AKA Maverick

I must agree with Jeannette’s views on Mr. John Isner’s game. Jeannette, you are very right about everything you say. You have good understanding of tennis. It seems you and I saw the same Mr. Isner. Your assessment is fact based and unbiased. You read Mr. John Isner’s game correctly.

Here is the low down on Mr. Isner

22 years old. Too late of an age to hit professional tennis. Chances are he will not make much impact on professional tennis nor have a long career in professional tennis. He probably, if he becomes all round player, might have some success but things are not looking good for Mr John Isner. Mr John Isner will not be even near top 20.

Almost all of the people listed below would be ahead of Mr. John Isner.

Roger Federer, Rafael Nadal, Novak Djokovic, Nikolay Davydenko, Andy Roddick, Fernando Gonzalez, Richard Gasquet, Tommy Robredo, James Blake, Tomas Berdych, Ivan Ljubicic, Tommy Haas, Andy Murray, Mikhail Youzhny, Guillermo Canas, David Ferrer, Juan Carlos Ferrero, Carlos Moya, Marcos Baghdatis, Juan Ignacio Chela, Lleyton Hewitt, Marat Safin, Dmitry Tursunov, Juan Monaco, Paul-Henri Mathieu, David Nalbandian, Jarkko Nieminen, Filippo Volandri, Robin Soderling, Ivo Karlovic and Igor Andreev

I hope I have to eat my words and Mr. John Isner proves me wrong, and all of you who read this would bash me. But please believe me, you will not get an opportunity to prove me wrong.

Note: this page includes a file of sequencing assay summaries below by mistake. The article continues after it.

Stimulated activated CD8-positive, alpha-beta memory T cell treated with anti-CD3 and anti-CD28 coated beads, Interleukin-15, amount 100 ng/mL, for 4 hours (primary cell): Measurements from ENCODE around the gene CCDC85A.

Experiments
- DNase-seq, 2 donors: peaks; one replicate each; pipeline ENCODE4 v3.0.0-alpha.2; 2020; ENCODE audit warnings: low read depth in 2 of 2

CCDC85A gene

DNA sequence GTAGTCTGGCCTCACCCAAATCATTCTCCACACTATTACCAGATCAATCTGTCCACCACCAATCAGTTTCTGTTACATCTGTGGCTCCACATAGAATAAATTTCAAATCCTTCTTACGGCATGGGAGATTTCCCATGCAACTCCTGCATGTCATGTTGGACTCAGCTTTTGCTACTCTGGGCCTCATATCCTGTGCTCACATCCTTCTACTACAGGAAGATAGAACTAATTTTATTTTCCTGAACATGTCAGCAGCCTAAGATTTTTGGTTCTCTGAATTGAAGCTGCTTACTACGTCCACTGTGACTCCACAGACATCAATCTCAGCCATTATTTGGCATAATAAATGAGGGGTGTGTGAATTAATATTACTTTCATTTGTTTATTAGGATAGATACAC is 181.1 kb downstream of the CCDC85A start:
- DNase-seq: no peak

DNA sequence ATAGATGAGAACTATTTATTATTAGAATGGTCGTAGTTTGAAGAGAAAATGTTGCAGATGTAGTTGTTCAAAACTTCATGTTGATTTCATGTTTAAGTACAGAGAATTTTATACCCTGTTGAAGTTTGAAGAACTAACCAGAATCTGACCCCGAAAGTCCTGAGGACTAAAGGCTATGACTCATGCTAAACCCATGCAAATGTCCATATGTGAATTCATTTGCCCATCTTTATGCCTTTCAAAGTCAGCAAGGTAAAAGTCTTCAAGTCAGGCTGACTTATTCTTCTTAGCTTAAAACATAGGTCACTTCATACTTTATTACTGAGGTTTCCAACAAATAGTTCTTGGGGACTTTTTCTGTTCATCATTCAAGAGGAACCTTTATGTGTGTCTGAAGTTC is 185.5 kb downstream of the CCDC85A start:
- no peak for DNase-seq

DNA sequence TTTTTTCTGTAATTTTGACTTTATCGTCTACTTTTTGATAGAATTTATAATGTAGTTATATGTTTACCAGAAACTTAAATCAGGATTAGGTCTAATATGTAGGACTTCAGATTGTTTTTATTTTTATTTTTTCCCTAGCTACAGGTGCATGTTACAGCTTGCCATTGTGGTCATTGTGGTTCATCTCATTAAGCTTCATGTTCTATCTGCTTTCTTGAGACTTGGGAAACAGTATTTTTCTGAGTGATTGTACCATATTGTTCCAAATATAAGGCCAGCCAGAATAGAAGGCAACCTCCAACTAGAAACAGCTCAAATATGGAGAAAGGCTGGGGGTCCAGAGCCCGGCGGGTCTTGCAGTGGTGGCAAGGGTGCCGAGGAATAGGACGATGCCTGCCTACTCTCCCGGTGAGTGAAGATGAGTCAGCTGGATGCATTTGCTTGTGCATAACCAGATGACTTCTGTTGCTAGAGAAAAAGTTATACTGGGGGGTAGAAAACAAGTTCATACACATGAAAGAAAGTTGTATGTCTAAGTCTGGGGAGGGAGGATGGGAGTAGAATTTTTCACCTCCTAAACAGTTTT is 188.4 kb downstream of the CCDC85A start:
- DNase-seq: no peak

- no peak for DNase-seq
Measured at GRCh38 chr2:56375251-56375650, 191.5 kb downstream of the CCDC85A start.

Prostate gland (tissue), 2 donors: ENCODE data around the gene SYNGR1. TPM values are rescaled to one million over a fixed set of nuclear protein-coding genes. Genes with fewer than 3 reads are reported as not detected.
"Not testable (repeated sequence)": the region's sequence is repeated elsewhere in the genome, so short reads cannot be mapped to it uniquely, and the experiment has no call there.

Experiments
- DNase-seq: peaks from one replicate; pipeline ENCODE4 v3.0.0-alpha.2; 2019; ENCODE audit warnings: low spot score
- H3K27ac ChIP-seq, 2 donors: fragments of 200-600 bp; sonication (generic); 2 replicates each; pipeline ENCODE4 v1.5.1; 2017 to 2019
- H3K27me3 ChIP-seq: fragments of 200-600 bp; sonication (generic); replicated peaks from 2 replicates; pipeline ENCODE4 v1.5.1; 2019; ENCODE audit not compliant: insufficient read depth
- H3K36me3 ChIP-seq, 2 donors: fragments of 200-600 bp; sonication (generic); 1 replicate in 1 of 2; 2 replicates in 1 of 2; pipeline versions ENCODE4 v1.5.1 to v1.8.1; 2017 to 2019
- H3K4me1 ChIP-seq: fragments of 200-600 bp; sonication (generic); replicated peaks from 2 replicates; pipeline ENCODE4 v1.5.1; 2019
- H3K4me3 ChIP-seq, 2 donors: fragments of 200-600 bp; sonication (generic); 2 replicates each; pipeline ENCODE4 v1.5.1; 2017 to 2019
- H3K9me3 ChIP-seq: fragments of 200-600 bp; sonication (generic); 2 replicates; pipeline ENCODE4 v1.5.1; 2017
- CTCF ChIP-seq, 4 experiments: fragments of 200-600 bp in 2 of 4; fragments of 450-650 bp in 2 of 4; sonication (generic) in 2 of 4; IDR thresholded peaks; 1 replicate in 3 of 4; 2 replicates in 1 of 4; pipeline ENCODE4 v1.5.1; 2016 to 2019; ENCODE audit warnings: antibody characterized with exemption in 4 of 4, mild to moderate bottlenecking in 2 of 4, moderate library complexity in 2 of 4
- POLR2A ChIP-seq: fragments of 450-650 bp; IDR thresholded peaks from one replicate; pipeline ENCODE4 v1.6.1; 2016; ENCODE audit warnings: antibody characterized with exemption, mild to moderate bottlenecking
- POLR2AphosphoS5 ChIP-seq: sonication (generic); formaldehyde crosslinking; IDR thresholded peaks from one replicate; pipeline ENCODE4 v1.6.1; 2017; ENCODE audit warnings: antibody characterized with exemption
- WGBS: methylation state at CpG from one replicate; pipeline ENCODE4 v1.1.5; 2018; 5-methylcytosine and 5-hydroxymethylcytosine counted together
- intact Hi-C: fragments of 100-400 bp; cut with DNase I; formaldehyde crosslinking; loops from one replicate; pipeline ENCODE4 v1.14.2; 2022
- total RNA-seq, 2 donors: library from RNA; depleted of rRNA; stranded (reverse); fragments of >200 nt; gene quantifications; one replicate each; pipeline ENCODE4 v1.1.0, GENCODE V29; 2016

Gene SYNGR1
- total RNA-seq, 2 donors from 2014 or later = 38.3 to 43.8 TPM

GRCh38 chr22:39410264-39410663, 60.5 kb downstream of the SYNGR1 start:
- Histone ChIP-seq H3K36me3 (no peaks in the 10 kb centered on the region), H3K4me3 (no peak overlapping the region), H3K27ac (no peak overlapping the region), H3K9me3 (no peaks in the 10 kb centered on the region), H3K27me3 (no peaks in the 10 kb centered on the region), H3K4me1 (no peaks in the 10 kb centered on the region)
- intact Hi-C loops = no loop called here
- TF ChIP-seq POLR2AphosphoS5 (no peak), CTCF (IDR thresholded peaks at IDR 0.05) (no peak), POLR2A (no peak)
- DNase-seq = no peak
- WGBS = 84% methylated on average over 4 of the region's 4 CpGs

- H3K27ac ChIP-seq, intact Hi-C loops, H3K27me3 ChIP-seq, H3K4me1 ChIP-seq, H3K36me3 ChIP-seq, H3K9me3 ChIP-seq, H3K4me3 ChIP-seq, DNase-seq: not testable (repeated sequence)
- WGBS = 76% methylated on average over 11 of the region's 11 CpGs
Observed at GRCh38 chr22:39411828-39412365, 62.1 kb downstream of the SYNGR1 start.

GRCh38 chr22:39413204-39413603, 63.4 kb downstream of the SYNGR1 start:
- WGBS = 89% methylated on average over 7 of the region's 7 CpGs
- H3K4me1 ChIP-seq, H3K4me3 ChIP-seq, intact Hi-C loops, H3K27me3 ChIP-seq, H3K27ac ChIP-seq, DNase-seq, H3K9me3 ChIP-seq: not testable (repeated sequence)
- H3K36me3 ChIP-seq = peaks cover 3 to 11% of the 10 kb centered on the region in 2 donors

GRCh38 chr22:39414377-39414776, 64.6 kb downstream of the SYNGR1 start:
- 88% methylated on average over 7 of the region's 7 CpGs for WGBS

In 2 years time, I promise that I will take this matter up again and remind you of what I said 2 years ago was right. Good Luck. Keep Watching Tennis, Keep Enjoying Tennis and please Keep Writing on Tennis. Thank you


Greensboro Says:

Maverick….its “all around” player…not “all round”…and who knows, there was a time people said Roddick would never win a grand slam…the point is we dont know how his game will evolve. Hes got the talent to be great, so lets just wait and see instead of all trying to be analysts.


John (1) Says:

Maverick: Just curious, you say that you’re American but where were you born? My guess is Eastern Europe. Am I correct?


Rhys Says:

Maverick, 22 years old is absolutely not too late to start a pro- tennis career, especially when you can serve the way he does. And I might add that you are being remarkably long-winded in commenting on a blog.